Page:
Better ways for city to manage its biodiversity - South China Morning Post




Better ways for city to manage its biodiversity 

The Bauhinia x blakeana orchid tree, whose flower is Hong Kong's emblem, is found all over the city. It is also among the trees most affected by Hong Kong's extreme weather. Since 2019, it is among the top tree species suffering from weather damage and has lost at least 485 trees this year, the biggest toll, the government revealed last month.

In second place with at least 421 damaged trees is the Acacia confusa, introduced to the city around 1939 as part of a forestation plan. The acacia has excellent fire resistance but its decomposing leaves also leak chemicals into the soil that inhibit the growth of other plants, hindering biodiversity. In contrast, the Bauhinia blakeana orchid tree is a sterile plant, and must be artificially propagated to reproduce.

With extreme weather becoming more common in Hong Kong, how does this affect the government’s planting strategies?

In response to tree management questions in the Legislative Council last month, Acting Secretary for Development David Lam said "the tree species selected for planting should suit the environment while being able to deliver the designed functions and grow healthily in a sustainable manner" – making it difficult to know the exact details of the plan.

He did not disclose the proportion of weather-damaged trees damaged by inclement weather in respect of the species, nor the number of these trees located in the busy districts.

I believe Hong Kong's management of trees should be more systematic and transparent.

We should establish a centralised, comprehensive database of the tree numbers and their distribution by species, age, growth characteristics (such as evergreen or deciduous), height and canopy width, growing environment and more. Such a database, in combination with a geographic information system (GIS) and satellite or drone imaging, would help the government's tree management, from planning to inspection and pruning.

It would allow planting strategies to be adjusted quickly, in response to factors such as pruning records and growth models – like the one used in CLP Power's tree monitoring system, which predicts the growth rate of trees near overhead cables and generates pruning alerts.

There are several tree databases in Hong Kong. In 2001, the Leisure and Cultural Services Department, which managed about 600,000 trees at the time, established the city's first computerised tree inventory.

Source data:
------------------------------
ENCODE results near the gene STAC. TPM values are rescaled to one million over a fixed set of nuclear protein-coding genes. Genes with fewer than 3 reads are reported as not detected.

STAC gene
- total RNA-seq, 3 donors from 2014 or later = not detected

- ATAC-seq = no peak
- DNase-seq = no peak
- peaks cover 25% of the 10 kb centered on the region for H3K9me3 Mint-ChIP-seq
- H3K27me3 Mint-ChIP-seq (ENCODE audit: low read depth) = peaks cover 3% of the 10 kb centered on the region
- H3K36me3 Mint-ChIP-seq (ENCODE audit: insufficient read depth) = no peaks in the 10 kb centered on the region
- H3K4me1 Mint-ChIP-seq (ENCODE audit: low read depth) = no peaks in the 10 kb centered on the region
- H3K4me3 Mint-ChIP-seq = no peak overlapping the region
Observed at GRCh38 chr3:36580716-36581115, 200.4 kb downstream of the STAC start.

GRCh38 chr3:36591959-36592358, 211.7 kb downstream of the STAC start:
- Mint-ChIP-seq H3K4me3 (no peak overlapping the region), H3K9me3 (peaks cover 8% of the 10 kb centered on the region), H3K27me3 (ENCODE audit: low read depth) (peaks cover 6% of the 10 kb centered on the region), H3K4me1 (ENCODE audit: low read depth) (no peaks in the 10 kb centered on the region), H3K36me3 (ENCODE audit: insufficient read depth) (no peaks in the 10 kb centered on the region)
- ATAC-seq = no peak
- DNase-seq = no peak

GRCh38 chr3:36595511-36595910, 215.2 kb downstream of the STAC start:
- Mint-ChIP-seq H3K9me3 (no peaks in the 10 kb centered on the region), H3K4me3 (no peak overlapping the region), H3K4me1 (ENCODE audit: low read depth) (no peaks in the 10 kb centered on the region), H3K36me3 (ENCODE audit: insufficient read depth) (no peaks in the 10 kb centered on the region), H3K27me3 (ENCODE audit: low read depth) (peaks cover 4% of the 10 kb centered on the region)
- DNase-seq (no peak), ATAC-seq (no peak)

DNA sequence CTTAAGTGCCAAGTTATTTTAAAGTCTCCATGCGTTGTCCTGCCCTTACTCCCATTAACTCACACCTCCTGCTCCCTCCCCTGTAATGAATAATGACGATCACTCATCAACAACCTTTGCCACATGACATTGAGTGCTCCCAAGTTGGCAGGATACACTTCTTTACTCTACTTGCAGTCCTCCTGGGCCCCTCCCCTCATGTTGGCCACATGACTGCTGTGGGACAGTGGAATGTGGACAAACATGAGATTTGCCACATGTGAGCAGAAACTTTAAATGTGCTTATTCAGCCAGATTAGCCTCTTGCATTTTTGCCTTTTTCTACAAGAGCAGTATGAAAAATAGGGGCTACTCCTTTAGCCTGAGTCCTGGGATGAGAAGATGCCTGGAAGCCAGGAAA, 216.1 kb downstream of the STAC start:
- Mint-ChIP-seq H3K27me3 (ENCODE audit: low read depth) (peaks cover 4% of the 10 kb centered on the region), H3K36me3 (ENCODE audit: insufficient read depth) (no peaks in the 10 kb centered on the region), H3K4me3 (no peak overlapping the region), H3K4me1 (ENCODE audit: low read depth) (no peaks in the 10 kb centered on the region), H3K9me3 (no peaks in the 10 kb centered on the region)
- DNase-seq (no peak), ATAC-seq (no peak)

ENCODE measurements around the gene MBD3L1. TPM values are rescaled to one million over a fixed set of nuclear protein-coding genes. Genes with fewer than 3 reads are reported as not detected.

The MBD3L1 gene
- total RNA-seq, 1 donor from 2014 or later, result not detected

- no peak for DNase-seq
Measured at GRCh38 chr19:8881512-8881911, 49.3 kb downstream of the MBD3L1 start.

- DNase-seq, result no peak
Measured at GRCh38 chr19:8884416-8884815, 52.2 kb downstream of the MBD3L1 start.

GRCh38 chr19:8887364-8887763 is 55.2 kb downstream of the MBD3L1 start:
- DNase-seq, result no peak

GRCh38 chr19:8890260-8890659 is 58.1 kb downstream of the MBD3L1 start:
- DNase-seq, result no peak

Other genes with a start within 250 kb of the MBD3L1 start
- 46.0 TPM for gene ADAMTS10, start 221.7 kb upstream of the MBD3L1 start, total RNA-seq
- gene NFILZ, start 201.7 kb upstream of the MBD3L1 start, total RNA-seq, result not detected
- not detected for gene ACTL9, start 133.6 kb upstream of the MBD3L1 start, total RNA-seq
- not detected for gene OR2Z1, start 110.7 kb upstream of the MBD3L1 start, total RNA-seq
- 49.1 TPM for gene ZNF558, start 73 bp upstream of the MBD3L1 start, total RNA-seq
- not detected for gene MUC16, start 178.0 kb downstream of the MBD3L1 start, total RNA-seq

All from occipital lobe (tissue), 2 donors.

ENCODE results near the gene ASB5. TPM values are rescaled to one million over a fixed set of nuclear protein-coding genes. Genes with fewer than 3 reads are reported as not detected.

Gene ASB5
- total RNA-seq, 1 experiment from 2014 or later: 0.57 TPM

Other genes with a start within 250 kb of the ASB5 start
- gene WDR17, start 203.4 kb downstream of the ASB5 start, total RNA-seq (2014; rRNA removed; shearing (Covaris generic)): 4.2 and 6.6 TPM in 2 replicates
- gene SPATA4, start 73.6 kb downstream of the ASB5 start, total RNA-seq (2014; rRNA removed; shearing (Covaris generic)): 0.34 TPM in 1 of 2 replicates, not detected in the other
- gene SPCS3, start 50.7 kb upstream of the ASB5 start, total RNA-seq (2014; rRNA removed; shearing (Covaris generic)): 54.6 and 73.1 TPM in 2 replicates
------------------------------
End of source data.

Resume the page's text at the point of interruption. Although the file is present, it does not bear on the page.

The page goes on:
In 2016, the Hong Kong Housing Authority, which manages more than 100,000 trees, established a first-of-its-kind tree management system integrating technologies such as GIS, GPS or global positioning system, radio frequency identification and mobile technologies, for staff and contractors to assess tree risks and use in tree restoration.

The government also maintains a Tree Register, described as "a database that records the location, species, condition, values and risks of trees on both government and private land". But in addition to using a map by a private company rather than the Lands Department's professional map, the register is incomplete. For example, a search for acacia confusa turned up barely 100 trees.

The government should consolidate all of these scattered databases into a useful, territory-wide tree management resource.

Hong Kong also needs a comprehensive database for effective biodiversity conservation.

The Northern Metropolis Action Agenda released in October only mentions the possibility of establishing two wetland conservation parks, four fewer than the six conservation areas announced by the government two years ago.

According to the Agriculture, Fisheries and Conservation Department, we have more than 6,000 hectares of inland wetlands, mainly concentrated in the northwestern New Territories, which are "cradles of biodiversity supporting countless species of plants and animals, in particular waterfowls, by providing food, breeding and nursery grounds".

We should develop a database to record the number and species of migratory birds, as well as other animals and plants, before major construction work commences, so we can see for ourselves the effectiveness of the conservation work.

Hongkongers care about conservation, and communication can be strengthened to reduce any public misunderstanding. I suggest the authorities set up a key performance indicator (KPI) dashboard for people to easily compare the conservation results of different proposals.

The Northern Metropolis is seen as a pilot project in balancing development and conservation. A comprehensive database and a KPI dashboard would enable the authorities to showcase its sustainable approach with greater transparency – and fully exploit the advantages of a being smart city.




Dr. Winnie Tang
Adjunct Professor, Department of Computer Science, Faculty of Engineering; Department of Geography, Faculty of Social Sciences; and Faculty of Architecture, The University of Hong Kong